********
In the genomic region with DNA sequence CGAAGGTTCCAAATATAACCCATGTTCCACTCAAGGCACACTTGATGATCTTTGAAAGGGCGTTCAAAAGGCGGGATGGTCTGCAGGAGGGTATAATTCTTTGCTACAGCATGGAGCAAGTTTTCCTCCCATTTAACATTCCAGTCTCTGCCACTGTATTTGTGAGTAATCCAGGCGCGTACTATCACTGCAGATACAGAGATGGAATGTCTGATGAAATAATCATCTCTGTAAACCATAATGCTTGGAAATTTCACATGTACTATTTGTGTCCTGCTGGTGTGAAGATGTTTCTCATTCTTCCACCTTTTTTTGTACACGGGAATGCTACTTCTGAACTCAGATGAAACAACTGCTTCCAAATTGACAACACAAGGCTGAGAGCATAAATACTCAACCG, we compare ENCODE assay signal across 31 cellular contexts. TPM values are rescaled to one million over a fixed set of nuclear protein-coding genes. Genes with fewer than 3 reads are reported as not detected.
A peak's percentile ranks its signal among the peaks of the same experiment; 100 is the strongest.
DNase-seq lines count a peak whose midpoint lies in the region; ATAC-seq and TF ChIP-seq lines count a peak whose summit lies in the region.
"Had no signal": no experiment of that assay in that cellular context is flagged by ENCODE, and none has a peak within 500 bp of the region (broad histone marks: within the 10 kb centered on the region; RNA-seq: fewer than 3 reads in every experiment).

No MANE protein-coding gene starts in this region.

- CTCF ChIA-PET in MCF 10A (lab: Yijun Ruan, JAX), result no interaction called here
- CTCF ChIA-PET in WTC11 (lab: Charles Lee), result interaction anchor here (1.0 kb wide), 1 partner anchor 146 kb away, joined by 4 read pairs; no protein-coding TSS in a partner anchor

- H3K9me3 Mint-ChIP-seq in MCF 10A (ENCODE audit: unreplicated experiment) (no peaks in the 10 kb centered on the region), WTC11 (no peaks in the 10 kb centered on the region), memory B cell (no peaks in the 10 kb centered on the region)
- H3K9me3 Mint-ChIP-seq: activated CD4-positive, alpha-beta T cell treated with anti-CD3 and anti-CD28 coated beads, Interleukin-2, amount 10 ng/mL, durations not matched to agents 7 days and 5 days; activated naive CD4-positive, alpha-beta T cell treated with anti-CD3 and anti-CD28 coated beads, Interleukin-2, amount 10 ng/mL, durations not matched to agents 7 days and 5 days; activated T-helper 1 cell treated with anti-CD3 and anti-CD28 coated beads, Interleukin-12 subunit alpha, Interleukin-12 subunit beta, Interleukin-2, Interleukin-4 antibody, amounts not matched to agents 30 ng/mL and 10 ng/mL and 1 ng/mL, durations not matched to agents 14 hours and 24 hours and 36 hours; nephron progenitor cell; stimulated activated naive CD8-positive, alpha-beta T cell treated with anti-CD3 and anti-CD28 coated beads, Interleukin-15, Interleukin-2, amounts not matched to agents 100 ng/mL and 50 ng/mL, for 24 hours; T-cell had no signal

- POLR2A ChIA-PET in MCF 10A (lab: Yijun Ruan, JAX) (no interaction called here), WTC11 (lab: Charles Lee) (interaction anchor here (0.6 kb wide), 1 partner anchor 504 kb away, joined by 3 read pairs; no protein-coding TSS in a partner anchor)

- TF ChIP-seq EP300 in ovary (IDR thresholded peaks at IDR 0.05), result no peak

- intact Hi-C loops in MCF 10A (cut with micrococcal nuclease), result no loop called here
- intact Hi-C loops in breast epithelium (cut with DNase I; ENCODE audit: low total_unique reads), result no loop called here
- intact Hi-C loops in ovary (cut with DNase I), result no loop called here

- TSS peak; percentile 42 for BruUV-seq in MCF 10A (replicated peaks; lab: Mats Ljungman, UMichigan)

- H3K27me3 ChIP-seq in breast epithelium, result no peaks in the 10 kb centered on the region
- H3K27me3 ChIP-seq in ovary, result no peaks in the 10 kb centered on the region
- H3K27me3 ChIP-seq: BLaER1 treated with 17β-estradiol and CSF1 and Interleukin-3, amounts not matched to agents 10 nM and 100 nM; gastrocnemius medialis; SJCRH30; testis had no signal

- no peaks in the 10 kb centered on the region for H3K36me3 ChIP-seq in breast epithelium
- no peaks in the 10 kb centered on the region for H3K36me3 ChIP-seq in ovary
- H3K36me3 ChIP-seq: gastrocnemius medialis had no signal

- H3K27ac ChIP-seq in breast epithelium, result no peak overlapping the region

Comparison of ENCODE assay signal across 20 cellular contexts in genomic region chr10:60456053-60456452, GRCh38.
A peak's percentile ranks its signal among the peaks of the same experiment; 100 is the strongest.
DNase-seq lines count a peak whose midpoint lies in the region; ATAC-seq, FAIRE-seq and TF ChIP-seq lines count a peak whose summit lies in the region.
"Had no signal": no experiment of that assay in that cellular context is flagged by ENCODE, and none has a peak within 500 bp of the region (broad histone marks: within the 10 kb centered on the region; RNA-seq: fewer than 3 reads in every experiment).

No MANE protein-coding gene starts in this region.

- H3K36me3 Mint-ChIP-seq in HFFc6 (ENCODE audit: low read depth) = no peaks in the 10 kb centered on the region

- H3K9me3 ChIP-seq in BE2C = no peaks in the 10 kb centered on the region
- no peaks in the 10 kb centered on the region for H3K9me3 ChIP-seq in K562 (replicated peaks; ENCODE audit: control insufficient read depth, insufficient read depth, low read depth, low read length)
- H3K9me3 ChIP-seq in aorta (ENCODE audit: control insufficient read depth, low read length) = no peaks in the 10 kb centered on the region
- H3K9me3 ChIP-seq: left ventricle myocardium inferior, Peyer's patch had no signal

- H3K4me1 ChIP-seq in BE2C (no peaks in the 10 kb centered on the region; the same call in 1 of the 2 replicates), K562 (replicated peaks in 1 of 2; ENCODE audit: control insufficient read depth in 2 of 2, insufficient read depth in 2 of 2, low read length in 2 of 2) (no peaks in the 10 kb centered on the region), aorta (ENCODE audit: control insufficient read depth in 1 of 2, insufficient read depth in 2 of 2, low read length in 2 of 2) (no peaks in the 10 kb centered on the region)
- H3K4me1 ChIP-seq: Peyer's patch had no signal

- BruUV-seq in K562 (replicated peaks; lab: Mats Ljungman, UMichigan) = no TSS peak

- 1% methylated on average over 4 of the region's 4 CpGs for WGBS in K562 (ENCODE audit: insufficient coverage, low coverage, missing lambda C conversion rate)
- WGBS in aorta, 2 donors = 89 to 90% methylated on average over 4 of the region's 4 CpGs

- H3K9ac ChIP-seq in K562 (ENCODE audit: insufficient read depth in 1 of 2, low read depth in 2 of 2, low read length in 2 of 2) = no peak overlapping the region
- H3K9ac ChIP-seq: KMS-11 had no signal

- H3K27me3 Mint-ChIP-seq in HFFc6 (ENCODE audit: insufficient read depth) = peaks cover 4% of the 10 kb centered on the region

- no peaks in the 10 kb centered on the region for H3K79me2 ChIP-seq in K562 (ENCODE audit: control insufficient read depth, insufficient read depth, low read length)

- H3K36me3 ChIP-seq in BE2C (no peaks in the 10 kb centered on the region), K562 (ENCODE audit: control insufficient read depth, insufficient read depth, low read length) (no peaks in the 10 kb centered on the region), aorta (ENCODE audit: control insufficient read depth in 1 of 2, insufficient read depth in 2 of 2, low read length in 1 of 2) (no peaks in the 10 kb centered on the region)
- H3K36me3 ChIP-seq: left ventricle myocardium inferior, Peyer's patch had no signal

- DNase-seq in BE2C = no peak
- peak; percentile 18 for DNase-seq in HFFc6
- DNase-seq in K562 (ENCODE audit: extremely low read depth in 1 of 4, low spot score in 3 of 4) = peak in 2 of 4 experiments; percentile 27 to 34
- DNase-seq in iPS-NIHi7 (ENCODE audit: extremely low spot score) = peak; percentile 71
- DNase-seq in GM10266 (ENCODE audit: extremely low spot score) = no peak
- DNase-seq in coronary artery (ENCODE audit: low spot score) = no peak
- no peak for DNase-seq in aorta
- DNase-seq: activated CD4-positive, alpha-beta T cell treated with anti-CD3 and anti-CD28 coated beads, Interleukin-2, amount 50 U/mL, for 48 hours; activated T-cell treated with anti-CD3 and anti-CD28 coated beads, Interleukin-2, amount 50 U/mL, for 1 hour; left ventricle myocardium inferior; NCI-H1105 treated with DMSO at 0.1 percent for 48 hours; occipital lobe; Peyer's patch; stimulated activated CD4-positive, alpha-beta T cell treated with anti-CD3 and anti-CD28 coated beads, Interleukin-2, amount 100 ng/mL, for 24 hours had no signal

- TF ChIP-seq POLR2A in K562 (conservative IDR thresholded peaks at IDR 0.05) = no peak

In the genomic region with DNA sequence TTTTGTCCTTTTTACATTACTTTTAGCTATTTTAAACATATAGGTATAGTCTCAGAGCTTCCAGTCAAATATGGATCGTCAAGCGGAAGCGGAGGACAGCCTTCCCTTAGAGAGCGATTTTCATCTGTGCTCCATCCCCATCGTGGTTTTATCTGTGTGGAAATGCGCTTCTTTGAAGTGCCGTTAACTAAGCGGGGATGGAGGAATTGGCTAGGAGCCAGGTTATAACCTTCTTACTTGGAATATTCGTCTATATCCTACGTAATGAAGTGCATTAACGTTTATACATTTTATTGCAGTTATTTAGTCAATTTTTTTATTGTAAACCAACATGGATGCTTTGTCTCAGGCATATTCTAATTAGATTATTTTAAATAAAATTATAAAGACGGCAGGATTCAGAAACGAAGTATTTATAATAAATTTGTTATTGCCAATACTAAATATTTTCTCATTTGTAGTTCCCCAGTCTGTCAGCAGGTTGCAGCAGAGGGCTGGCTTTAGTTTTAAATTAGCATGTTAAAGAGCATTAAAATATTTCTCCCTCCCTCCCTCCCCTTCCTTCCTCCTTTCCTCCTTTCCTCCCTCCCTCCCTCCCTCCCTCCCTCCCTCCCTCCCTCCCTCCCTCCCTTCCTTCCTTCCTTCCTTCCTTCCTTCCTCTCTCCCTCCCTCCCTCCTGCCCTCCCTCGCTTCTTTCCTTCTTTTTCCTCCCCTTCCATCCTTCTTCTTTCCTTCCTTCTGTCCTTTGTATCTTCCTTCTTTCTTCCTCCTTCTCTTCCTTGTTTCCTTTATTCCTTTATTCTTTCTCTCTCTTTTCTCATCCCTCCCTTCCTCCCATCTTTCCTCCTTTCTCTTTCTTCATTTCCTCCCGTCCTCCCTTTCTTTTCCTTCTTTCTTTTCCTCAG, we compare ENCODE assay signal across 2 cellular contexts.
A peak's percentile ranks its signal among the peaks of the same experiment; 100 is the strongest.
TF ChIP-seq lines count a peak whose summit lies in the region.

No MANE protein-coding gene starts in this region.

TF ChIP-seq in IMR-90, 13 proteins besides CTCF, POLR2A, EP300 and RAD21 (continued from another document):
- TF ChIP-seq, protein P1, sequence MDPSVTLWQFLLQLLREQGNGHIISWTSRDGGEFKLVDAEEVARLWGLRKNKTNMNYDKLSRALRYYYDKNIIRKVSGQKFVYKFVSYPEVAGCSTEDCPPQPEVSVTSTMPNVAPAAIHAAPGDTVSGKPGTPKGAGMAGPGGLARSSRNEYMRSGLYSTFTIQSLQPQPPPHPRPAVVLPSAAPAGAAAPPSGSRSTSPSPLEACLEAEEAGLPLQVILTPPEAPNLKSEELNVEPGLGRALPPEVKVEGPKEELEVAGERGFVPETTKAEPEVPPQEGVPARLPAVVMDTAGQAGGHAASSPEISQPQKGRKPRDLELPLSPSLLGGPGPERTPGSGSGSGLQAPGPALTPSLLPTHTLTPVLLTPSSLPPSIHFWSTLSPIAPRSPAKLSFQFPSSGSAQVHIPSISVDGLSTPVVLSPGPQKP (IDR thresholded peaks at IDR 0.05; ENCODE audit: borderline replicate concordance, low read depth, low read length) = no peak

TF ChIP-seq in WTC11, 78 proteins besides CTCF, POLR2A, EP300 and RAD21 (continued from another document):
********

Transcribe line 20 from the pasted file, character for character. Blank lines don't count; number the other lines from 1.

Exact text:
- no peaks in the 10 kb centered on the region for H3K36me3 ChIP-seq in ovary